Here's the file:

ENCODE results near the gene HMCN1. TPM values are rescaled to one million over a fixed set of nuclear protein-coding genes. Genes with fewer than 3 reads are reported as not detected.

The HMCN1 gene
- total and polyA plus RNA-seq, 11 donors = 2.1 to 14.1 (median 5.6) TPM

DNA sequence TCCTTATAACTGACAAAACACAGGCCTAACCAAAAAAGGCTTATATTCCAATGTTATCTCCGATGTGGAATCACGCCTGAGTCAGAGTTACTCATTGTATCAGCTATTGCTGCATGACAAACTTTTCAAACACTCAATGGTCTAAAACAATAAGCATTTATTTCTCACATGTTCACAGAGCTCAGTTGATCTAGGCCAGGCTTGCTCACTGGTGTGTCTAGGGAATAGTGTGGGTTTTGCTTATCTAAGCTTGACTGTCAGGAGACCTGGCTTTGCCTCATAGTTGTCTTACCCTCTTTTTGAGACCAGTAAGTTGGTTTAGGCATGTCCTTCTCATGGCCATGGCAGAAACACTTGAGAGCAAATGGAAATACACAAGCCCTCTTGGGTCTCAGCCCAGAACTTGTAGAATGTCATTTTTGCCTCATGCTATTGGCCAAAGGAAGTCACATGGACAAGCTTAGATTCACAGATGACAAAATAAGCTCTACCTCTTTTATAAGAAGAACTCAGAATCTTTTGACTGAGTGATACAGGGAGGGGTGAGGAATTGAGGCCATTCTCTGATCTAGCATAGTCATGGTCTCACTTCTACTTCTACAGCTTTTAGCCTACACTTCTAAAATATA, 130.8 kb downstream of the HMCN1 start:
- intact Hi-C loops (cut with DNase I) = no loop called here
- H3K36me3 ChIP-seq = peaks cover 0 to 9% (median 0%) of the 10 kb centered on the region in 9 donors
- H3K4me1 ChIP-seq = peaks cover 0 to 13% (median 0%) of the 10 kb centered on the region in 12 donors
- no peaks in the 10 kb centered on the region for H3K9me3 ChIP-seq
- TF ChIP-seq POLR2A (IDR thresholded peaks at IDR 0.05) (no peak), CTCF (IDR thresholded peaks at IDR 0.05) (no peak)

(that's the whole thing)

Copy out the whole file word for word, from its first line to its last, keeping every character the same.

ENCODE results near the gene HMCN1. TPM values are rescaled to one million over a fixed set of nuclear protein-coding genes. Genes with fewer than 3 reads are reported as not detected.

The HMCN1 gene
- total and polyA plus RNA-seq, 11 donors = 2.1 to 14.1 (median 5.6) TPM

DNA sequence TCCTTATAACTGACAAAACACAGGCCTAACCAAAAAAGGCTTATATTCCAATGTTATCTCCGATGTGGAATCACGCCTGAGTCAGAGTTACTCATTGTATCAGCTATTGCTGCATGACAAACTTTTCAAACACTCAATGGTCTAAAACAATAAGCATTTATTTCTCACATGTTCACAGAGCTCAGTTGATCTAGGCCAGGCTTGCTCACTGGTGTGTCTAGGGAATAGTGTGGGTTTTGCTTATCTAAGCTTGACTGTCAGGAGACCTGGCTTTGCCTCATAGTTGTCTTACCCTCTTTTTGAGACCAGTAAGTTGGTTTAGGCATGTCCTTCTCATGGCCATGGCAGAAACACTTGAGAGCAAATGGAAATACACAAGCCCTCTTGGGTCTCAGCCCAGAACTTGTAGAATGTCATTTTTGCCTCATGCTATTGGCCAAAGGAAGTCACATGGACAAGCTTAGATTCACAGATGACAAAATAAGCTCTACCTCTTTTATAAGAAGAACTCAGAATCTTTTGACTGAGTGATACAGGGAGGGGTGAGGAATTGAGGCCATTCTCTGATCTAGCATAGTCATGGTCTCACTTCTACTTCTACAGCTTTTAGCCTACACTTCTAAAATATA, 130.8 kb downstream of the HMCN1 start:
- intact Hi-C loops (cut with DNase I) = no loop called here
- H3K36me3 ChIP-seq = peaks cover 0 to 9% (median 0%) of the 10 kb centered on the region in 9 donors
- H3K4me1 ChIP-seq = peaks cover 0 to 13% (median 0%) of the 10 kb centered on the region in 12 donors
- no peaks in the 10 kb centered on the region for H3K9me3 ChIP-seq
- TF ChIP-seq POLR2A (IDR thresholded peaks at IDR 0.05) (no peak), CTCF (IDR thresholded peaks at IDR 0.05) (no peak)